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Confidentiality in Disputes: The Role of ‘Without Prejudice’ in NZ
17 October, 2023 | Nathan Tetzlaff
If you are in a dispute with someone or trying to settle an issue before it becomes a full blown dispute, you may come across something being “Without Prejudice”. The two most common times you’ll encounter this are in a letter or email from the other party or their lawyer, or in a meeting or phone call.
If a communication (including emails, phone calls, video calls, letters or something said in a meeting) is without prejudice this means that it is legally privileged, meaning that it can’t become evidence in Court. This is another way of saying that it’s off the record, officially.
A communication is privileged/ without prejudice if it meets two criteria:
- It was intended to be confidential; and
- The communication was made in connection with an attempt to settle or mediate the dispute.
The easiest way to prove the first criteria is to expressly say that a conversation is without prejudice or write that in the email or letter. So if you get a letter which says that it is without prejudice, so long as the content of the letter is an attempt to settle or mediate a dispute then it probably can’t be used as evidence in Court.
Why would someone want a communication to be without prejudice?
Settling a dispute usually requires making compromises. Sometimes a person will admit something in an off-the-record conversation that they would not say if that admission could be used against them in Court. Perhaps that is to be open and honest; perhaps they want to apologise. Or perhaps they don’t have a lot of self-control and they just blurt out something.
If everything is on the record as evidence in the case, people might just deny deny deny, or refuse to attend meetings, and that might make settlement of the dispute impossible.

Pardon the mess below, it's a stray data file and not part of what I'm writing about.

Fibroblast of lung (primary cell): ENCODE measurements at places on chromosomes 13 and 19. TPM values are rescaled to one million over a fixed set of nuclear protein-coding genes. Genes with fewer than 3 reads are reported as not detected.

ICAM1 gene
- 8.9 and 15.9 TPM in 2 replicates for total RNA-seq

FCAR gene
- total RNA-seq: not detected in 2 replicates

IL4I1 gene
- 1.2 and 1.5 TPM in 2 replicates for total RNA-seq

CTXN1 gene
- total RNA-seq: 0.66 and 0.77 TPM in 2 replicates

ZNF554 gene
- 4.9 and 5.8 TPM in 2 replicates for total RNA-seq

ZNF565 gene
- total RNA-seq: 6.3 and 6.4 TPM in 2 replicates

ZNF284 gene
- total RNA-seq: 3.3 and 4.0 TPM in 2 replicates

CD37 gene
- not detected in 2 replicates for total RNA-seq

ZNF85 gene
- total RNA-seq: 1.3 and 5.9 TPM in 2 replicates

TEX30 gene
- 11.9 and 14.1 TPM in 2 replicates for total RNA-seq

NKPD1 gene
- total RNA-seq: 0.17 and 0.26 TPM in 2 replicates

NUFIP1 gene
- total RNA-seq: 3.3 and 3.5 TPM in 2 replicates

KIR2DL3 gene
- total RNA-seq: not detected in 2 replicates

Having communications be without prejudice means people can be more open, and don’t have to worry about slipping up and saying something they shouldn’t.
Why would the Court let a communication be without prejudice?
Okay, so a person has admitted that they did something wrong in a letter, but the letter was without prejudice. If you could give that letter to the Court as evidence, you’ll win your case! You might think that being unable to show the letter to the Court about this is very unfair.
The reason for communications being without prejudice is to encourage settlement. Going to Court takes time and is very expensive in most cases. Settlement is almost always better for everyone. Parliament and the Courts have decided that allowing some communications to be without prejudice, privileged, and off the record, helps settlement which helps everyone.
Ready to navigate your civil and commercial disputes with confidence? Contact Nathan Tetzlaff, expert dispute resolution lawyer, today. His extensive experience can help you achieve the best possible outcome. Don’t hesitate, reach out now for personalized assistance.
To schedule an appointment with Nathan, please contact litigation assistant, Mikayla Sagar by email on Mikayla.email@example.com or by phoning 09 837 6890